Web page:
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Election returns thread

November 4th, 2008, 7:30pm by Sam Wang


Here’s a thread to discuss returns, topics from the Geek’s Guide, and more.

7:59 pm: Watching returns on ABC. TV is an amazingly bad way to get returns. Go to Yahoo.com or dailykos.com. (In the end CNN is quite good.)

It’s hard to rely on most states’ returns because partial returns are often so misleading. I’d watch New Hampshire (CNN) (where Obama should win by 11%, and closed an hour ago. It’s a homogeneous, small state, so there won’t be late surprises. If his margin’s between 9 and 13%, that’s in line with my projections. Less than 9% – nailbiter (<310 EV). More than 13% – massive, red-ceiling-smashing blowout (>370 EV).

I’m personally interested in Indiana because it’s on a knife edge. It doesn’t matter which way it falls – but they closed 1-2 hours ago and I am curious.

People are asking me what to look for. I have no idea since I am not in much doubt. I’d say I will be convinced as soon as I see NH. Doubters will want to wait until PA, maybe 8:30 pm or so?

8:30 pm: Okay, not yet. All those states being called – SC, etc.? Fuhgeddaboutit. Not of interest. That’s what exit polls are for – to give media organizations the ability to call blowouts early in the evening. Look for surprises, of which there haven’t been any yet.

9:15 pm: Returns are slow, but no discrepancies from my projection yet. President: A number of routine states have been called. McCain is leading in GA, IN. Obama’s up by 12% in NH but with only 20% reporting. Senate: Wow, Chambliss might clear 50% in Georgia. Not surprising, but there was some hope. Democrats’ ceiling is now 59 votes (counting the independents). I am on eggshells over Minnesota. Come on, Minnesotans, start counting!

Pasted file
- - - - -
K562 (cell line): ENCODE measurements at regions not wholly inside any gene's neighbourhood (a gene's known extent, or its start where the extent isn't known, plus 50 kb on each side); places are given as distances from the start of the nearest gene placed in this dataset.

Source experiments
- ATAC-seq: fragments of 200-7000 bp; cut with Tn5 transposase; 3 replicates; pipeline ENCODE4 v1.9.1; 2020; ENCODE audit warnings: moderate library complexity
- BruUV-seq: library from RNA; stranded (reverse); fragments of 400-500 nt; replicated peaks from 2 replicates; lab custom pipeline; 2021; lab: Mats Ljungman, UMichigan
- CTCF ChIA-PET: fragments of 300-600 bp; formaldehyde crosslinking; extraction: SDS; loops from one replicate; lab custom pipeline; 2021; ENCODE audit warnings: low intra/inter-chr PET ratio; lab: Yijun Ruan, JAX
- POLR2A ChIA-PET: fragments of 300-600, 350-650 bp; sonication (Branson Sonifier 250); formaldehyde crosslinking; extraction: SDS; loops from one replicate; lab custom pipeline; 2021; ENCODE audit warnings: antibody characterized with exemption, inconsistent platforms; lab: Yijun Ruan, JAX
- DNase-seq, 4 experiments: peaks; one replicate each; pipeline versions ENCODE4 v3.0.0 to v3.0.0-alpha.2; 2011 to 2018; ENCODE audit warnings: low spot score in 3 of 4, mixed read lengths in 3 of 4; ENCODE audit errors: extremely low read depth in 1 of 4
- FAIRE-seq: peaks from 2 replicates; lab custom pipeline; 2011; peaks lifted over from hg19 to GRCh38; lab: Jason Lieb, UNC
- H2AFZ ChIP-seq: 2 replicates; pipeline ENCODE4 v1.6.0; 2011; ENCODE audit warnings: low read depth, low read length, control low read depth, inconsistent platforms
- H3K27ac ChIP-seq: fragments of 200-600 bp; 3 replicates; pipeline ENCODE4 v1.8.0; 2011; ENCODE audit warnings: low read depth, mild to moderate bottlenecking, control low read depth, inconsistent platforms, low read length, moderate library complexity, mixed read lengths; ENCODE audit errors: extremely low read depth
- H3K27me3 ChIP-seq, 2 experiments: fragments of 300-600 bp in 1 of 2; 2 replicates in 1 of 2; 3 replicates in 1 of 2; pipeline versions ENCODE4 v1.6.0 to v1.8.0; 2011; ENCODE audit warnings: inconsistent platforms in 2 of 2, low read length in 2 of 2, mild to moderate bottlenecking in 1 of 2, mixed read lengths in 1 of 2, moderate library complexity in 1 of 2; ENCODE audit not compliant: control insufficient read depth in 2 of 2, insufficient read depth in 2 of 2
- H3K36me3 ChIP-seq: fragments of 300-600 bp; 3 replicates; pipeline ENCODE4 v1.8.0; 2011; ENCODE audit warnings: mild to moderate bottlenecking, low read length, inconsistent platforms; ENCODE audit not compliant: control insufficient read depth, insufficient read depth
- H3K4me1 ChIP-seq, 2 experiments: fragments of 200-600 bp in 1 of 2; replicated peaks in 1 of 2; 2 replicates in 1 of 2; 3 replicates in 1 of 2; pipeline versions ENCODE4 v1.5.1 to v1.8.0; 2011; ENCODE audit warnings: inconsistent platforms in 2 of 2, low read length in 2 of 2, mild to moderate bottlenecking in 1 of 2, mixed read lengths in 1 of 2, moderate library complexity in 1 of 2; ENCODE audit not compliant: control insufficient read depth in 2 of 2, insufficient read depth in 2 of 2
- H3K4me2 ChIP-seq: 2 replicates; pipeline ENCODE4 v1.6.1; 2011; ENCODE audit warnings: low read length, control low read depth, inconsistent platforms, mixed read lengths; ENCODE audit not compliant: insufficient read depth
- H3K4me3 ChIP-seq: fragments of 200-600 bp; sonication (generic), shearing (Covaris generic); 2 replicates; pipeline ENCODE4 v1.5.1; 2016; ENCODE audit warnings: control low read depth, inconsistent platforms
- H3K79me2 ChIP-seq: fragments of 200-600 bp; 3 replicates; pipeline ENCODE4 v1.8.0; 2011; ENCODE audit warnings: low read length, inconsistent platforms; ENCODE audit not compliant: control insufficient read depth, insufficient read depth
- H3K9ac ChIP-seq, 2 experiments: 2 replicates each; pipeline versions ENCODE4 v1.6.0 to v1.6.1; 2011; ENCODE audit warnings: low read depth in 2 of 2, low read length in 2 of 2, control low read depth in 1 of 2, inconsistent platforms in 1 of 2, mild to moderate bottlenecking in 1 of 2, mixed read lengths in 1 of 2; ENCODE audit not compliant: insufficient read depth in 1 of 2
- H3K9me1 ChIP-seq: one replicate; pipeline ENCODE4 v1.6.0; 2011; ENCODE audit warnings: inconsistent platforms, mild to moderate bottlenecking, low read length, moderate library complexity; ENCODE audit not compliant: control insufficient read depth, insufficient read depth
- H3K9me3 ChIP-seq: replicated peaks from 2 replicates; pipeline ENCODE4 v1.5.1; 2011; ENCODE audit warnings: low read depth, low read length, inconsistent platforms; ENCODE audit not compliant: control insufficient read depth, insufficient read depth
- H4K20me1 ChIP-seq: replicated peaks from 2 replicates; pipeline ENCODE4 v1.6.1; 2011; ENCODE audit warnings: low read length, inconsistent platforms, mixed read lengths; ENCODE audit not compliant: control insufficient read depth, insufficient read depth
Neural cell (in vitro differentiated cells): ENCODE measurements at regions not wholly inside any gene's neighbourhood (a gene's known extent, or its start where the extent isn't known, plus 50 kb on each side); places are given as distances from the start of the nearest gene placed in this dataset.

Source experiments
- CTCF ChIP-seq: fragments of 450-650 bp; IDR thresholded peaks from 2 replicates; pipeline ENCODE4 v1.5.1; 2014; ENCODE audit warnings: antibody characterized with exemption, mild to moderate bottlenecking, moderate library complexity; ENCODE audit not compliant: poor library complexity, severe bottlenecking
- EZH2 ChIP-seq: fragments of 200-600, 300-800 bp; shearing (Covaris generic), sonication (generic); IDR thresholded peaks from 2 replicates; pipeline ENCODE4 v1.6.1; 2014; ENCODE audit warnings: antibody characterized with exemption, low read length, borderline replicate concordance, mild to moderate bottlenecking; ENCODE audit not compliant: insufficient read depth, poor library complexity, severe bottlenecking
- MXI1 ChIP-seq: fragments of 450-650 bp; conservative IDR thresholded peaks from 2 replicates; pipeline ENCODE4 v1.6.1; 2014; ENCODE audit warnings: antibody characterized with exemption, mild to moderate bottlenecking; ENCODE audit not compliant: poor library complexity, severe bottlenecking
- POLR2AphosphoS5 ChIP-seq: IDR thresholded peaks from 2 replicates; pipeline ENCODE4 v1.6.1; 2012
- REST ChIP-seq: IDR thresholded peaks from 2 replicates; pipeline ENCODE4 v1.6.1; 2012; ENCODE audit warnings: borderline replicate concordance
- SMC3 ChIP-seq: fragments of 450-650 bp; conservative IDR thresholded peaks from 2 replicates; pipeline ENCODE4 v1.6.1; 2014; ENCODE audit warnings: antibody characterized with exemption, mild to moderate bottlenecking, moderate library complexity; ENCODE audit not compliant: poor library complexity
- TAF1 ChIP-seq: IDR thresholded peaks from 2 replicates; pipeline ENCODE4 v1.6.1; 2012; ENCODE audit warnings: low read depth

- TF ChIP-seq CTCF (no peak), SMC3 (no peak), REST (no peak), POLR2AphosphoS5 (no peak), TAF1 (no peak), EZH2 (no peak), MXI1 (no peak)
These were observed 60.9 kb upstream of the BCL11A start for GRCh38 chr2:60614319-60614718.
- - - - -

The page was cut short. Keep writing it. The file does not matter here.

9:19 pm: What the hell is happening in Virginia?

9:53 pm: Ohio for Obama. It’s done. There’s no path for McCain. He could win NV, CO, NM, VA, NC, FL – and Obama would still be at 279 EV. But that won’t happen. Congratulations, President-elect Obama!

10:00 pm: OK, meta-analysis victory dance over. I’m with Paul Starr, editor of the American Prospect. He has word from the Obama campaign that they are optimistic about Virginia and North Carolina, and think they have a good shot in Indiana. Things are looking good for Obama. Speaking as a geek, I’m still on eggshells – I want to know how the knife-edge states will fall.

10:20 pm: Obama’s leading by a whisker in VA (86% reporting) and NC (75% reporting). McCain’s ahead in IN (86% reporting), MO (21% reporting, so unclear still), and ND (33% reporting, but a 16-point lead there). If these trends all hold up, then it looks like I called all the states correctly. However, I wasn’t expecting VA to be so close. I’ll tell you about the secret tiebreaking sauce tomorrow.